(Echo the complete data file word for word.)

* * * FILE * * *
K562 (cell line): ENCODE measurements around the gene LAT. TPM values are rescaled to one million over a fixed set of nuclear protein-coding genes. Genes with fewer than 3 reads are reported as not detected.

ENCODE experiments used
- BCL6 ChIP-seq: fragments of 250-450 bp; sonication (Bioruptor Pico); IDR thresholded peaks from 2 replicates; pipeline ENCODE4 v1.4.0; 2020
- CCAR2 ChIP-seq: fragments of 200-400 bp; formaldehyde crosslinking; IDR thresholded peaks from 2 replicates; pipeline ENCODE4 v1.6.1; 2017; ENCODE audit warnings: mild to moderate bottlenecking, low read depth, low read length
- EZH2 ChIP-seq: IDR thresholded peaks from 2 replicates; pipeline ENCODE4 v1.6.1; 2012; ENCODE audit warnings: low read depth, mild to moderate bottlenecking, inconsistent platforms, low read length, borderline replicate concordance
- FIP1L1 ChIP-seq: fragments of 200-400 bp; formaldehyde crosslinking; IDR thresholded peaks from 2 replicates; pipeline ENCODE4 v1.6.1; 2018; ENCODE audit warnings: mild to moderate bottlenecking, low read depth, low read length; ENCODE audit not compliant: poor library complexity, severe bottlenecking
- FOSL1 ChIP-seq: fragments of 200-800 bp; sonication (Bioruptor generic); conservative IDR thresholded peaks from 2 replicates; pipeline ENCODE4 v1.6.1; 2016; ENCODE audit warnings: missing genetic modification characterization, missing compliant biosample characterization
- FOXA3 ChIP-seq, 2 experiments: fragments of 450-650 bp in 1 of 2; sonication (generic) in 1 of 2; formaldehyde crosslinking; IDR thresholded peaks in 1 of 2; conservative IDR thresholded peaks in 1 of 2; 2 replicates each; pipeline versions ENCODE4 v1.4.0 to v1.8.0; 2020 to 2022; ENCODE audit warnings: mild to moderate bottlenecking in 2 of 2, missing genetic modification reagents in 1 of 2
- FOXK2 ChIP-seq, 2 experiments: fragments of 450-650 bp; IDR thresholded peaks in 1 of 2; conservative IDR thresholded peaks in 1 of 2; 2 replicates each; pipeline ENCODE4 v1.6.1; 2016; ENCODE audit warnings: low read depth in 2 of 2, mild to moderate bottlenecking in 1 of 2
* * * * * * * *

K562 (cell line): ENCODE measurements around the gene LAT. TPM values are rescaled to one million over a fixed set of nuclear protein-coding genes. Genes with fewer than 3 reads are reported as not detected.

ENCODE experiments used
- BCL6 ChIP-seq: fragments of 250-450 bp; sonication (Bioruptor Pico); IDR thresholded peaks from 2 replicates; pipeline ENCODE4 v1.4.0; 2020
- CCAR2 ChIP-seq: fragments of 200-400 bp; formaldehyde crosslinking; IDR thresholded peaks from 2 replicates; pipeline ENCODE4 v1.6.1; 2017; ENCODE audit warnings: mild to moderate bottlenecking, low read depth, low read length
- EZH2 ChIP-seq: IDR thresholded peaks from 2 replicates; pipeline ENCODE4 v1.6.1; 2012; ENCODE audit warnings: low read depth, mild to moderate bottlenecking, inconsistent platforms, low read length, borderline replicate concordance
- FIP1L1 ChIP-seq: fragments of 200-400 bp; formaldehyde crosslinking; IDR thresholded peaks from 2 replicates; pipeline ENCODE4 v1.6.1; 2018; ENCODE audit warnings: mild to moderate bottlenecking, low read depth, low read length; ENCODE audit not compliant: poor library complexity, severe bottlenecking
- FOSL1 ChIP-seq: fragments of 200-800 bp; sonication (Bioruptor generic); conservative IDR thresholded peaks from 2 replicates; pipeline ENCODE4 v1.6.1; 2016; ENCODE audit warnings: missing genetic modification characterization, missing compliant biosample characterization
- FOXA3 ChIP-seq, 2 experiments: fragments of 450-650 bp in 1 of 2; sonication (generic) in 1 of 2; formaldehyde crosslinking; IDR thresholded peaks in 1 of 2; conservative IDR thresholded peaks in 1 of 2; 2 replicates each; pipeline versions ENCODE4 v1.4.0 to v1.8.0; 2020 to 2022; ENCODE audit warnings: mild to moderate bottlenecking in 2 of 2, missing genetic modification reagents in 1 of 2
- FOXK2 ChIP-seq, 2 experiments: fragments of 450-650 bp; IDR thresholded peaks in 1 of 2; conservative IDR thresholded peaks in 1 of 2; 2 replicates each; pipeline ENCODE4 v1.6.1; 2016; ENCODE audit warnings: low read depth in 2 of 2, mild to moderate bottlenecking in 1 of 2